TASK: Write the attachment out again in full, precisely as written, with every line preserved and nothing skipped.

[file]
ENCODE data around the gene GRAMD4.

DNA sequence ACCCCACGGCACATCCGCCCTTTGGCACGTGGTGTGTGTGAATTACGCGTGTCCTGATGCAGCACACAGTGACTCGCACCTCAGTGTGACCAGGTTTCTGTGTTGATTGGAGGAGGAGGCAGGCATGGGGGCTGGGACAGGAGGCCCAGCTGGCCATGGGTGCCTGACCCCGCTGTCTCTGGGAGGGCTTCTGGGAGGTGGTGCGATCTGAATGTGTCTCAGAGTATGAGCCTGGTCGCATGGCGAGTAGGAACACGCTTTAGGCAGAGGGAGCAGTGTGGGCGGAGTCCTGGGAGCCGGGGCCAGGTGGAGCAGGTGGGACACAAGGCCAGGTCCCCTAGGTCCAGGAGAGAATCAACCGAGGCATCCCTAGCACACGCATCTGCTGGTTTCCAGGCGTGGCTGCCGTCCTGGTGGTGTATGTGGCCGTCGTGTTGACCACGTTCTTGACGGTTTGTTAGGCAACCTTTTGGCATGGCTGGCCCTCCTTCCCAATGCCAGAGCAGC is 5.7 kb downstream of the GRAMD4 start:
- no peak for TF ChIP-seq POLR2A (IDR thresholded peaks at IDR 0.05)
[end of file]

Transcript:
ENCODE data around the gene GRAMD4.

DNA sequence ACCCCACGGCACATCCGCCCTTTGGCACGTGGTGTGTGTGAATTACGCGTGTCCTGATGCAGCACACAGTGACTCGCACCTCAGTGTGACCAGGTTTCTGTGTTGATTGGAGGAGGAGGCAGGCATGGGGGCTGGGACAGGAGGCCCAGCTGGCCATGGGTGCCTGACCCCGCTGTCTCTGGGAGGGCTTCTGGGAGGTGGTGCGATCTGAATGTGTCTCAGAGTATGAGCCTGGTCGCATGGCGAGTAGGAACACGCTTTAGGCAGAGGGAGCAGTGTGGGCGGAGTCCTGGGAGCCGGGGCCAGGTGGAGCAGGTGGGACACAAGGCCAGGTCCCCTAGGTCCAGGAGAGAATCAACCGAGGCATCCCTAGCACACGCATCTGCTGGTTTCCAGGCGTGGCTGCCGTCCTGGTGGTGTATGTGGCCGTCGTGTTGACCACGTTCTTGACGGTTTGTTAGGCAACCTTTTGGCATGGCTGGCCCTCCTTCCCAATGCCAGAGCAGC is 5.7 kb downstream of the GRAMD4 start:
- no peak for TF ChIP-seq POLR2A (IDR thresholded peaks at IDR 0.05)